Canada’s energy mix paints an interesting picture, with a mixture of renewable and finite resources contributing to the country’s output.
1: In 2014, Canada’s energy sector directly and indirectly accounted for over 950,000 jobs and 5.2 percent of the total workforce in the country. This includes 300,000 direct jobs, 85,000 electricity jobs and 192,000 oil and gas jobs.
2: The energy sector directly and indirectly contributed 13.7 percent of Canada’s GDP in 2014. This included energy at 3.7 percent, electricity at 2 percent and oil and gas at 7.8 percent.
3: $22 billion is received annually by governments from the energy sector, including 7.8 billion in taxes, 11.2 billion in royalties and 2.9 billion in land sales.
4: Canada – US total 2-way energy trade was over $170 billion in 2014. This includes $136 billion in exports to the US and $37 billion in imports from the US. 97 percent of oil exports and 100 percent of natural gas exports are to the US.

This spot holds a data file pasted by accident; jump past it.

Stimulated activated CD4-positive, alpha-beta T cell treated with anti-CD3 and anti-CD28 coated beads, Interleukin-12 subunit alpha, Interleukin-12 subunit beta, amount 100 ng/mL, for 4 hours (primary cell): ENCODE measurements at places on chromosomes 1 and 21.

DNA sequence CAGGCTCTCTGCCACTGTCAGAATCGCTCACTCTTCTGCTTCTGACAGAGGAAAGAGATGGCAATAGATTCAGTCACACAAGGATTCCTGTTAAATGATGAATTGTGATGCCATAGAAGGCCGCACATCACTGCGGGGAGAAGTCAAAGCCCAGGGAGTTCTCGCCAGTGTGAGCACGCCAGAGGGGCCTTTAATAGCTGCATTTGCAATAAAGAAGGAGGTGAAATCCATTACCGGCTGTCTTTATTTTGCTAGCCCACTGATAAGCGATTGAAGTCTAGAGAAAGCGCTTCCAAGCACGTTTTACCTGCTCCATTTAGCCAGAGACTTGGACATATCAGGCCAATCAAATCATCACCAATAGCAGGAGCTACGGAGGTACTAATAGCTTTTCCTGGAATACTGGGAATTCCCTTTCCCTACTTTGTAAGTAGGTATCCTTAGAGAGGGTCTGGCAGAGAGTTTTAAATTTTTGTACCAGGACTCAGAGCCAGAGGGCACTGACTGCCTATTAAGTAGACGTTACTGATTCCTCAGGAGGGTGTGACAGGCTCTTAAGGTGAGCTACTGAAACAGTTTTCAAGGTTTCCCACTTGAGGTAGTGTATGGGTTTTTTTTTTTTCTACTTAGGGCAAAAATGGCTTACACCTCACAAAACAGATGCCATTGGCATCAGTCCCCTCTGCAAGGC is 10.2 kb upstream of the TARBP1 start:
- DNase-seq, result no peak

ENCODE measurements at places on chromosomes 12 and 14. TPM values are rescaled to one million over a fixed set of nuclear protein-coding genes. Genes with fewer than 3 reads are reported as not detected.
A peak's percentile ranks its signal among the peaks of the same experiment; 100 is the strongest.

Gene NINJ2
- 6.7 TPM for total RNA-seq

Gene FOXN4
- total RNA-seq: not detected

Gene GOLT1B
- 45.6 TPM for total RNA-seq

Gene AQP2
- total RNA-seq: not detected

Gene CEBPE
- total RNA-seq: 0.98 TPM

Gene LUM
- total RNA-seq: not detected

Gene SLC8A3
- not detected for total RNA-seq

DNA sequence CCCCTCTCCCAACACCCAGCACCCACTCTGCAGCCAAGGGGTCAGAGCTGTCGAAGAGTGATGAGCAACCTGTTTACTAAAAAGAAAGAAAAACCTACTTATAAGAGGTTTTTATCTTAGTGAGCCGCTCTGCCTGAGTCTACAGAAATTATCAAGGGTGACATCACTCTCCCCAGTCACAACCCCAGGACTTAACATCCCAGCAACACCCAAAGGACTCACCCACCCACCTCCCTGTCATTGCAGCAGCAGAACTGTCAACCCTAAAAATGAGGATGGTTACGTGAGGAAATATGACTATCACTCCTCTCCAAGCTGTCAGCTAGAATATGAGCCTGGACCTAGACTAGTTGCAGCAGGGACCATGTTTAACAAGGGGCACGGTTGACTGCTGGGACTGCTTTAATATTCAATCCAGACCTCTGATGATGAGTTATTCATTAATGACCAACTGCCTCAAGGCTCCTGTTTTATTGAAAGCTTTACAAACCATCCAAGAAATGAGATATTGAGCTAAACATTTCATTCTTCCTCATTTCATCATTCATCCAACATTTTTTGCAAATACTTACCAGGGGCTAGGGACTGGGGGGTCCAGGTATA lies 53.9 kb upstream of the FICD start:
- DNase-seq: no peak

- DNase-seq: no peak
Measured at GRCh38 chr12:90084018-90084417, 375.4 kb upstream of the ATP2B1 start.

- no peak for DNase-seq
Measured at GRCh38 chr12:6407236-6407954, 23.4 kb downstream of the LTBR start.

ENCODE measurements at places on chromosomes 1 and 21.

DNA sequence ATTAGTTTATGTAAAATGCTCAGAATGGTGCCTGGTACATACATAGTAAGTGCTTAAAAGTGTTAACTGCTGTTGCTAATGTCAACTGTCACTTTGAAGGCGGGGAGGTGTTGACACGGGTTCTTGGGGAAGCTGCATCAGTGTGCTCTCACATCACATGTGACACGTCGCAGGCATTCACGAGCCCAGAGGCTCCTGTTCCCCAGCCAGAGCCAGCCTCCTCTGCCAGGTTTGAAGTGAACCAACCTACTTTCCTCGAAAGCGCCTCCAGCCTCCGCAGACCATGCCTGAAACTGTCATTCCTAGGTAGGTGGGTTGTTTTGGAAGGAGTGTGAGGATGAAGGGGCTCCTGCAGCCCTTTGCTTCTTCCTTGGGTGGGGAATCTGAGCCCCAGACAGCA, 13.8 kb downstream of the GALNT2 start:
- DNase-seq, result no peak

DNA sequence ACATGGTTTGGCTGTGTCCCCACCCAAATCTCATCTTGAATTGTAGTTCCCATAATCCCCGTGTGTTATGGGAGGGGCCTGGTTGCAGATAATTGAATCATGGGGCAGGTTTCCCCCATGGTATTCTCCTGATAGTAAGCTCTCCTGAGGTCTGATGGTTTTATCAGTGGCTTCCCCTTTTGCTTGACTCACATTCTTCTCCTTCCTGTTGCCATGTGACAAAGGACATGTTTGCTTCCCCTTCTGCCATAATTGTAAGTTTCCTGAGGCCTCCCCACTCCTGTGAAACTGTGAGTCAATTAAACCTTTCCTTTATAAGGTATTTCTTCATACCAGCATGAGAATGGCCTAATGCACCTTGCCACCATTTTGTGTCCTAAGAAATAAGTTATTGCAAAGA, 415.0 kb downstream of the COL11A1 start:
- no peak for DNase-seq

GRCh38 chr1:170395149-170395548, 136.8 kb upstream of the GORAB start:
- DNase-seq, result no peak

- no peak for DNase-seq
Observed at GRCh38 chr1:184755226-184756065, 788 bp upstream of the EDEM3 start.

5: More than 73,000 km of pipelines are regulated by the National Energy Board throughout Canada. In 2014, these pipelines shipped around $159 billion worth of crude, petroleum products, natural gas liquids and natural gas at a transportation cost of around $7 billion.
6: in 2013, 79 percent of Canada’s electricity supply was generated from non-GHG emitting sources. Two thirds of Canada’s electricity was generated from renewable sources, placing Canada first in the G7.
7: in 2013, there were over 430 publicly traded Canadian energy companies with combines assets totalling $495 billion. Out of these companies, 213 held assets abroad, totalling $121 billion among 83 countries.
8: Between 1990 and 2012, energy efficiency improved by 24.2 percent. In 2012, these improvements saved Canadians $37.4 billion and decreased GHG emission by 86.6 Mt.
9: Canada has the third largest crude oil reserves, is the second largest hydro electricity producer and the fourth largest natural gas producer.
10: In 2013, greenhouse gas emissions per barrel of oil produced in the oil sands were 30 percent lower than they were in 1990.
Photo credit: marke1996